Cloudy Times in Financial Services: Wall Street vs. The Banks

It’s interesting to watch how cloud adoption is – or isn’t – growing in any sort of a coordinated manner. Cloud is certainly not new; for instance, Salesforce.com has 100,000+ customers. And within the enterprise, cloud adoption continues to skyrocket, with three out of every four respondents indicating they are using some cloud business application, according to the third annual Future of Cloud Computing Survey run by NorthBridge Ventures.

Yet, there are differences hiding in these numbers. For whatever reason, Wall Street firms – while still adopting cloud in large numbers – are generally lagging behind their banking counterparts in cloud adoption. Below is my stab at what I think are five of the main reasons that explain why Wall Street – in relative terms at least – is adopting cloud a bit more slowly than the banking sector:

  1. Regulatory Guidance: If you compare documents from the regulators, a lot of interesting things bubble up to the surface. For instance, in March 2013 the SEC announced its new Regulation Systems Compliance and Integrity (generally referred to as “RegSCI”). In a document counting over 100,000 words, the word “cloud” appears a mere three times (buried in item #85 under the “Request for Comment”) and only asks some fairly mild questions. In comparison, last July, the FFIEC (Federal Financial Institutions Examination Council), that includes representation from the Fed, FDIC, NCUA, OCC, CFPB, and SLC (note that the SEC is not a part of the FFIEC!), issued dedicated guidance on the use of cloud computing, covering the key topical areas such as due diligence, vendor management, audit, information security, legal and regulatory compliance, and business continuity planning.
  2. Data Breaches: The words “exchange,” “broker,” and “capital” [as in “capital markets”] don’t even appear in Verizon’s 2012 Data Breach Investigations Report (DBIR) whereas the word “bank” appears 10 times. Moreover, in such reports from Verizon and others, the scope of these reports rarely touches on trading exchanges or brokerage firms and instead is laser-focused on traditional banks. While this doesn’t mean that banks are the only ones suffering from such attacks, it certainly does point to the fact that non-brokerage banks appear to be bearing the brunt of such breaches.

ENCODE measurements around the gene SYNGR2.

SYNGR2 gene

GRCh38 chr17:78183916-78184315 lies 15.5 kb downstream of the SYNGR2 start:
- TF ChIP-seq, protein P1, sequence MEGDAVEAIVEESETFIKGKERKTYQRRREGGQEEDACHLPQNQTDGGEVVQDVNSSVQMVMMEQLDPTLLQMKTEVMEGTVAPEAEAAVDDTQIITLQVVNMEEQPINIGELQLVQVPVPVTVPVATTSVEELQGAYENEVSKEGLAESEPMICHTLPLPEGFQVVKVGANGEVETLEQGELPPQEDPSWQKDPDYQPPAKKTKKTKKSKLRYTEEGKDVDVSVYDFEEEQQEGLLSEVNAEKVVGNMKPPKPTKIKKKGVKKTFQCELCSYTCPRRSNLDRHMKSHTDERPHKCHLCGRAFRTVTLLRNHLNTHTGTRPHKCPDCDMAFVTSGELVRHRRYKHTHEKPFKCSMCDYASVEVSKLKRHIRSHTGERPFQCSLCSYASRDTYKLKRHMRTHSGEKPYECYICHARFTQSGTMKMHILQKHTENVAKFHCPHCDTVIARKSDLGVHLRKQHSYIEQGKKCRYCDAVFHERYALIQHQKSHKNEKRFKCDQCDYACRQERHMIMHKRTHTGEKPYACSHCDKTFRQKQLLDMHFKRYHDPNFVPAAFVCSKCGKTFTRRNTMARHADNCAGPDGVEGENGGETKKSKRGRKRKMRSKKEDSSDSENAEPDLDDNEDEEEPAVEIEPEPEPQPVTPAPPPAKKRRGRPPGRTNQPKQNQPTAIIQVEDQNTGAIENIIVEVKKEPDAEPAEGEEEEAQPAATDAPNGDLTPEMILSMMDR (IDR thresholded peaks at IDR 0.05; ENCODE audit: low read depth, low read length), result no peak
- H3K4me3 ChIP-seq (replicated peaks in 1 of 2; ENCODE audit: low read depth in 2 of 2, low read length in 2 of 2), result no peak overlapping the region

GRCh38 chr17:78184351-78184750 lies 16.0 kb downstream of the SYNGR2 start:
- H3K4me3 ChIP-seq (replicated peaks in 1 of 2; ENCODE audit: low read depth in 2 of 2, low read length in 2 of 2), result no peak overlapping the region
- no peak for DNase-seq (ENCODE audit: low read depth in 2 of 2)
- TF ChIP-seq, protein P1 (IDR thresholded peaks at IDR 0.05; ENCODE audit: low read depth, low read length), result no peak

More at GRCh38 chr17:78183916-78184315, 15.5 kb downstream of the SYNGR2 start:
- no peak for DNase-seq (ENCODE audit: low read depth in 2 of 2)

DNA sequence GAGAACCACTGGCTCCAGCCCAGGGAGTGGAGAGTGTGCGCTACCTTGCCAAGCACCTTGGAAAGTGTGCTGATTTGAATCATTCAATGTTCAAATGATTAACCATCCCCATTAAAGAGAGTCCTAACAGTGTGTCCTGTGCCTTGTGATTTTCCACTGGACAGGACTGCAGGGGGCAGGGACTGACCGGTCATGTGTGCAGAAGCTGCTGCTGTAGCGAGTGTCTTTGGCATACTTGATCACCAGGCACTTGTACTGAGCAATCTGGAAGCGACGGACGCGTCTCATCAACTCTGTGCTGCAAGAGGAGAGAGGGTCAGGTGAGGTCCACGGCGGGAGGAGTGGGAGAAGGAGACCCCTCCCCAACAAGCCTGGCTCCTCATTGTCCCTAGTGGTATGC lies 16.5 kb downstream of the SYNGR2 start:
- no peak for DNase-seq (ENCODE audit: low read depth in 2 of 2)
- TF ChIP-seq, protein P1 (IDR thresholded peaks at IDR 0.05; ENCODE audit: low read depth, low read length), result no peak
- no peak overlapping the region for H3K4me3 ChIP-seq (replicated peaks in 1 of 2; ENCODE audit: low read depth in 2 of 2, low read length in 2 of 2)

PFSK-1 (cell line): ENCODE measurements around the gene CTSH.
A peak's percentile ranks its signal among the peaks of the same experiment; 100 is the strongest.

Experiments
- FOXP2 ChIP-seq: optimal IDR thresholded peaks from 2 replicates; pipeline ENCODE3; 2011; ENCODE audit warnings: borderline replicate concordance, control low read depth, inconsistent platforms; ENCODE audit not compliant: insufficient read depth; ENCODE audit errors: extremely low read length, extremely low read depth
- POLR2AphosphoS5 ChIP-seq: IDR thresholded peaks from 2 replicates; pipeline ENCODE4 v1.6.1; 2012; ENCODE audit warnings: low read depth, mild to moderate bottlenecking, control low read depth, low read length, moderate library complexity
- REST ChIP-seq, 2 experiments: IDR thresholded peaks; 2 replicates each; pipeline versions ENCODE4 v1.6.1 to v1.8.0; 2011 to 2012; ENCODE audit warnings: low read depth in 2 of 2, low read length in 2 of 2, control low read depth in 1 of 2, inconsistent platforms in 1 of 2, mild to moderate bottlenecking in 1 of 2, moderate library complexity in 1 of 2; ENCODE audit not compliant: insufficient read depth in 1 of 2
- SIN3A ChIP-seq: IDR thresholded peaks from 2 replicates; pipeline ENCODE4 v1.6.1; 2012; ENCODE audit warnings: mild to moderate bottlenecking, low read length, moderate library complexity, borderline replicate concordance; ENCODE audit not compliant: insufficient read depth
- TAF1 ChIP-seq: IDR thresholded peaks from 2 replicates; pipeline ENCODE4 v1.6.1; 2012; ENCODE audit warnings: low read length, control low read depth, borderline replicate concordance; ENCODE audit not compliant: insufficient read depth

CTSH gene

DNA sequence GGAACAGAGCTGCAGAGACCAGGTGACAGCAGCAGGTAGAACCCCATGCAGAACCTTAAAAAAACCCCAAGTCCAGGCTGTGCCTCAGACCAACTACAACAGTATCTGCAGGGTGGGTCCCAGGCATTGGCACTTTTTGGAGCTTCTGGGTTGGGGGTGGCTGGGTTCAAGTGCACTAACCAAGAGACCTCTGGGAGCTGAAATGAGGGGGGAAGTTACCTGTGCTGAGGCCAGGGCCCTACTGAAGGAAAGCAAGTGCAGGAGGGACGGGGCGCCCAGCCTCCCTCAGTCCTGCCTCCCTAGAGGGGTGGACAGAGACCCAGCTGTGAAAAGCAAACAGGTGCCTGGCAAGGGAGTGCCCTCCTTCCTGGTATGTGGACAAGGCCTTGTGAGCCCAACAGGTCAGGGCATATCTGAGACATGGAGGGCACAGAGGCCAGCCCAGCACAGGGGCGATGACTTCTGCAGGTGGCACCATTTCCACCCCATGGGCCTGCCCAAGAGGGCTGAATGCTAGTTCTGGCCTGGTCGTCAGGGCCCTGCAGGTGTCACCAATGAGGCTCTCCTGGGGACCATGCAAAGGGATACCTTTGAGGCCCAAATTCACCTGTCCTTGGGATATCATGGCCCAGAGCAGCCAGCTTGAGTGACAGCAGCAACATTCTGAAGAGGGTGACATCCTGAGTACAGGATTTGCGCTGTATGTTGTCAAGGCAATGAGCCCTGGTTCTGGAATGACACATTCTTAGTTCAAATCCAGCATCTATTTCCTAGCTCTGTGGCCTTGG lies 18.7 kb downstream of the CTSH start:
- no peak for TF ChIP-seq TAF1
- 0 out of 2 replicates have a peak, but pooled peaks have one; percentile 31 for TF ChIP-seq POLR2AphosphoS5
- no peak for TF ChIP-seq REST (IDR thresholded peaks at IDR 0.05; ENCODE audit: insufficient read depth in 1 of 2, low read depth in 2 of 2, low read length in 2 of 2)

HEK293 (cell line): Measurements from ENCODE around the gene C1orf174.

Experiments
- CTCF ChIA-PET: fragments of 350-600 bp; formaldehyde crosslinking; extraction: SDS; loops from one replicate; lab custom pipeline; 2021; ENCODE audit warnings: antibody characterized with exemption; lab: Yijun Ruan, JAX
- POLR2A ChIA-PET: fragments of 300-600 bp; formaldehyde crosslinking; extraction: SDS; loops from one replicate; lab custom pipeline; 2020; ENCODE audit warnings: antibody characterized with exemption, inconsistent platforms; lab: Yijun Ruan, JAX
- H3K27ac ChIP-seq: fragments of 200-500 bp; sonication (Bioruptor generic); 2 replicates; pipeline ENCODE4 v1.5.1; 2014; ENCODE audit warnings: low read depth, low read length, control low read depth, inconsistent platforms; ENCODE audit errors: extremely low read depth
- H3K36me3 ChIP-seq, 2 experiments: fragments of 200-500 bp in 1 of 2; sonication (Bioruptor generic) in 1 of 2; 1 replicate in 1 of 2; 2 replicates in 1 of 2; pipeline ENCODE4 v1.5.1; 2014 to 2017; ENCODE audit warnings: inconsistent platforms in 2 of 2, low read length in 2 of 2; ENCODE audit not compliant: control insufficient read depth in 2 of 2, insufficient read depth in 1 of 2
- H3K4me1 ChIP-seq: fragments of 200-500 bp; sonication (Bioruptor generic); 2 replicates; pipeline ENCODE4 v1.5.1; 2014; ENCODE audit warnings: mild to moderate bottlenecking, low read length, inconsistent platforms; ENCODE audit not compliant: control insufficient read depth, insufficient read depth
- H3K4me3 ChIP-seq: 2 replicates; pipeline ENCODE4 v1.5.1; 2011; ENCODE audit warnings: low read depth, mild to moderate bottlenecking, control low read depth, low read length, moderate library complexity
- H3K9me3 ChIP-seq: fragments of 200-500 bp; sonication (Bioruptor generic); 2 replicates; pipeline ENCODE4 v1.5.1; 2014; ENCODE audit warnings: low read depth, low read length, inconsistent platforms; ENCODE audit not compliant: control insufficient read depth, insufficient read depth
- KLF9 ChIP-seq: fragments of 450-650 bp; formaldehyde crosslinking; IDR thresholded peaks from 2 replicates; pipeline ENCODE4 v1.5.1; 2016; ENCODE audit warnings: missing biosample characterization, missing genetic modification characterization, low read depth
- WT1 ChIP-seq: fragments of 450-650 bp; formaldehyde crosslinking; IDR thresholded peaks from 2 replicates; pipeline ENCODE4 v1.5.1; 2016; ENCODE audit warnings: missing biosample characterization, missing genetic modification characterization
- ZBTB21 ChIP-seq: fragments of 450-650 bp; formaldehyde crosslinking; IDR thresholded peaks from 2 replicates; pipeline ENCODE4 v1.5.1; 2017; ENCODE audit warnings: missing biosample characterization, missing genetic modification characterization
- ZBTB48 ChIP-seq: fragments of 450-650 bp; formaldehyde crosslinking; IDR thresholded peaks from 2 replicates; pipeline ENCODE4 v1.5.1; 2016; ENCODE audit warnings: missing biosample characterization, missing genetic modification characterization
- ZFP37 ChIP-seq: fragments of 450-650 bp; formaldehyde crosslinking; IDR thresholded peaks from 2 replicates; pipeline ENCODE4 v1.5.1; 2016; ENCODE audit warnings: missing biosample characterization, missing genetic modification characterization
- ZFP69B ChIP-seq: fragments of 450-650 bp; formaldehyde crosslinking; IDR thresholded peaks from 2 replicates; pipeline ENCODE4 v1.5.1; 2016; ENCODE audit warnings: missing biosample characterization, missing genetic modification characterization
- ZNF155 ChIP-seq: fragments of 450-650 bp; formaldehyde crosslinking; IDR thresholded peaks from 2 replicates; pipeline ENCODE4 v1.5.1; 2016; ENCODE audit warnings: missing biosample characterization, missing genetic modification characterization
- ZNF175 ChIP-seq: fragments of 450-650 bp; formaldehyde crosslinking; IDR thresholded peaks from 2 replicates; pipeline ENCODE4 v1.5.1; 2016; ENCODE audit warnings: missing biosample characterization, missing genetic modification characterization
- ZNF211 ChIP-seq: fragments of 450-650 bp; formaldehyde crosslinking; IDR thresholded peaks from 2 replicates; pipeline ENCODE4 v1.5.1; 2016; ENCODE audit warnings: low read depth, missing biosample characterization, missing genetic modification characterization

3. Safety in Numbers: Like in most other parts of financial services (and of humanity), brokerage firms like safety in numbers, be it in deployment method or otherwise. Until critical mass exists for capital markets players to adopt cloud in a more widespread manner (something that is definitely occurring), we’ll still be waiting for “the straw that broke the camel’s back.”
  4. Cybercrime Attacks: What is said above about data breaches also applies somewhat to cybercrime activity. To make this point, let’s consider the security of the cloud; as we all know, cloud adoption goes hand-in-hand with information security and data privacy needs and requirements. And in this day and age of increasingly sophisticated cybercrime theft and attacks, one would expect such security requirements to only grow and increase (either from regulators and/or from the cloud providers themselves). And yet, since brokerage firms (a) generally have been on the receiving end of fewer cybercrime attacks than banks have (although a few have made headlines) and also (b) have been slower to adopt cloud technology than traditional banks, the capital markets folks typically don’t get as vocal or as involved in the discussions or committees having to do with DDoS attacks, malware infestations, and the like.
  5. Employee Usage: One of the things that makes the capital markets community unique is that their employees, particularly their brokers and traders, can use mobile devices with cloud capabilities without the brokerages having a holistic ability to conduct oversight, audit, and surveillance that monitor for manipulation or prohibited activities. In contrast, most banks don’t have employees with such real-time needs (although admittedly some do) and therefore don’t necessarily perceive cloud adoption of outside devices and services to have as much risk as a brokerage’s risk group might. In fact, if you speak to most bankers, their major concern is how their employees might be wasting company time playing Candy Crush or scanning Facebook.

Above are five reasons that distinguish cloud adoption with the brokerage community from the adoption within the traditional banks. Nevertheless, cloud adoption within the capital markets market is growing rapidly and will soon transform the IT landscape as disruptively as has occurred within the traditional banking sector.

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